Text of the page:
Every investor in Hannon Armstrong Sustainable Infrastructure Capital, Inc. (NYSE:HASI) should be aware of the most powerful shareholder groups. Institutions often own shares in more established companies, while it's not unusual to see insiders own a fair bit of smaller companies. Companies that used to be publicly owned tend to have lower insider ownership.
Hannon Armstrong Sustainable Infrastructure Capital has a market capitalization of US$4.8b, so it's too big to fly under the radar. We'd expect to see both institutions and retail investors owning a portion of the company. Taking a look at our data on the ownership groups (below), it seems that institutional investors have bought into the company. Let's delve deeper into each type of owner, to discover more about Hannon Armstrong Sustainable Infrastructure Capital.
What Does The Institutional Ownership Tell Us About Hannon Armstrong Sustainable Infrastructure Capital?
Institutional investors commonly compare their own returns to the returns of a commonly followed index. So they generally do consider buying larger companies that are included in the relevant benchmark index.
We can see that Hannon Armstrong Sustainable Infrastructure Capital does have institutional investors; and they hold a good portion of the company's stock. This implies the analysts working for those institutions have looked at the stock and they like it. But just like anyone else, they could be wrong. When multiple institutions own a stock, there's always a risk that they are in a 'crowded trade'. When such a trade goes wrong, multiple parties may compete to sell stock fast. This risk is higher in a company without a history of growth. You can see Hannon Armstrong Sustainable Infrastructure Capital's historic earnings and revenue below, but keep in mind there's always more to the story.
Institutional investors own over 50% of the company, so together than can probably strongly influence board decisions. We note that hedge funds don't have a meaningful investment in Hannon Armstrong Sustainable Infrastructure Capital. Looking at our data, we can see that the largest shareholder is Wellington Management Group LLP with 9.4% of shares outstanding. Meanwhile, the second and third largest shareholders, hold 8.1% and 6.5%, of the shares outstanding, respectively. Furthermore, CEO Jeffrey Eckel is the owner of 1.3% of the company's shares.
Looking at the shareholder registry, we can see that 51% of the ownership is controlled by the top 17 shareholders, meaning that no single shareholder has a majority interest in the ownership.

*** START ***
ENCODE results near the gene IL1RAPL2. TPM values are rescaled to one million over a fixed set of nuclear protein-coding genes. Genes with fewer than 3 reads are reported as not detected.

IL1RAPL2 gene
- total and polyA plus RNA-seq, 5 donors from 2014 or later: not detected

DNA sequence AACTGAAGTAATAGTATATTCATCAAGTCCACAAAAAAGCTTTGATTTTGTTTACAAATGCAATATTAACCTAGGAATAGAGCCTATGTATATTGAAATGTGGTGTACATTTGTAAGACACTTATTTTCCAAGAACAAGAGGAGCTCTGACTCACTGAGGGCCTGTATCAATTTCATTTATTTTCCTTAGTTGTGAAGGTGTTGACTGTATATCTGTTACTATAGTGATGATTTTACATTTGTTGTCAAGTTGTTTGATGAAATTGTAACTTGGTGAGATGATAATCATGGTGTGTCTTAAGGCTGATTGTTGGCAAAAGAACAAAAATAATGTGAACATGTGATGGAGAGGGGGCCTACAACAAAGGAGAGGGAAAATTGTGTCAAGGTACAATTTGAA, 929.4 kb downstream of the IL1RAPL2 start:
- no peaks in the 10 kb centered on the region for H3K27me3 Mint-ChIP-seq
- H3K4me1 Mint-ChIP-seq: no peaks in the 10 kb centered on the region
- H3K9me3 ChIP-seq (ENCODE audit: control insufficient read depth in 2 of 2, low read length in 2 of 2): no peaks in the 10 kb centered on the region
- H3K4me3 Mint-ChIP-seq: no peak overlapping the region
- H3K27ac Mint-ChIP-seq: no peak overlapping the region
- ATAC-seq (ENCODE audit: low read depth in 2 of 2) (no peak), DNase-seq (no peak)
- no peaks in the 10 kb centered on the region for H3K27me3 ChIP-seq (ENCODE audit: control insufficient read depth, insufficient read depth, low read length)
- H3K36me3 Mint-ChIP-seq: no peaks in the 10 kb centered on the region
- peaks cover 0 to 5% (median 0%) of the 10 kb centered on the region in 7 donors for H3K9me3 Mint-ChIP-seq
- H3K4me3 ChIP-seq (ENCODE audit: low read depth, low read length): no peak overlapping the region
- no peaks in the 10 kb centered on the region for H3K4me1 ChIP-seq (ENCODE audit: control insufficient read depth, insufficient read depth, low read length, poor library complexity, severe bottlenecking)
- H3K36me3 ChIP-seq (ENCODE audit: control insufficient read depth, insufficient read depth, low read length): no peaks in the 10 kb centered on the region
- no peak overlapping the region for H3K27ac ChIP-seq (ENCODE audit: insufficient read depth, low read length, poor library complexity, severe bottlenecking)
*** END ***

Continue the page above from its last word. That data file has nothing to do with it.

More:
While studying institutional ownership for a company can add value to your research, it is also a good practice to research analyst recommendations to get a deeper understand of a stock's expected performance. There are a reasonable number of analysts covering the stock, so it might be useful to find out their aggregate view on the future.
Insider Ownership Of Hannon Armstrong Sustainable Infrastructure Capital
The definition of an insider can differ slightly between different countries, but members of the board of directors always count. The company management answer to the board and the latter should represent the interests of shareholders. Notably, sometimes top-level managers are on the board themselves.
I generally consider insider ownership to be a good thing. However, on some occasions it makes it more difficult for other shareholders to hold the board accountable for decisions.
Shareholders would probably be interested to learn that insiders own shares in Hannon Armstrong Sustainable Infrastructure Capital, Inc.. It is a pretty big company, so it is generally a positive to see some potentially meaningful alignment. In this case, they own around US$118m worth of shares (at current prices). Most would say this shows alignment of interests between shareholders and the board. Still, it might be worth checking if those insiders have been selling.
General Public Ownership
The general public holds a 11% stake in Hannon Armstrong Sustainable Infrastructure Capital. This size of ownership, while considerable, may not be enough to change company policy if the decision is not in sync with other large shareholders.
I find it very interesting to look at who exactly owns a company. But to truly gain insight, we need to consider other information, too. Like risks, for instance. Every company has them, and we've spotted 5 warning signs for Hannon Armstrong Sustainable Infrastructure Capital (of which 1 is potentially serious!) you should know about.
Ultimately the future is most important. You can access this free report on analyst forecasts for the company.
NB: Figures in this article are calculated using data from the last twelve months, which refer to the 12-month period ending on the last date of the month the financial statement is dated. This may not be consistent with full year annual report figures.
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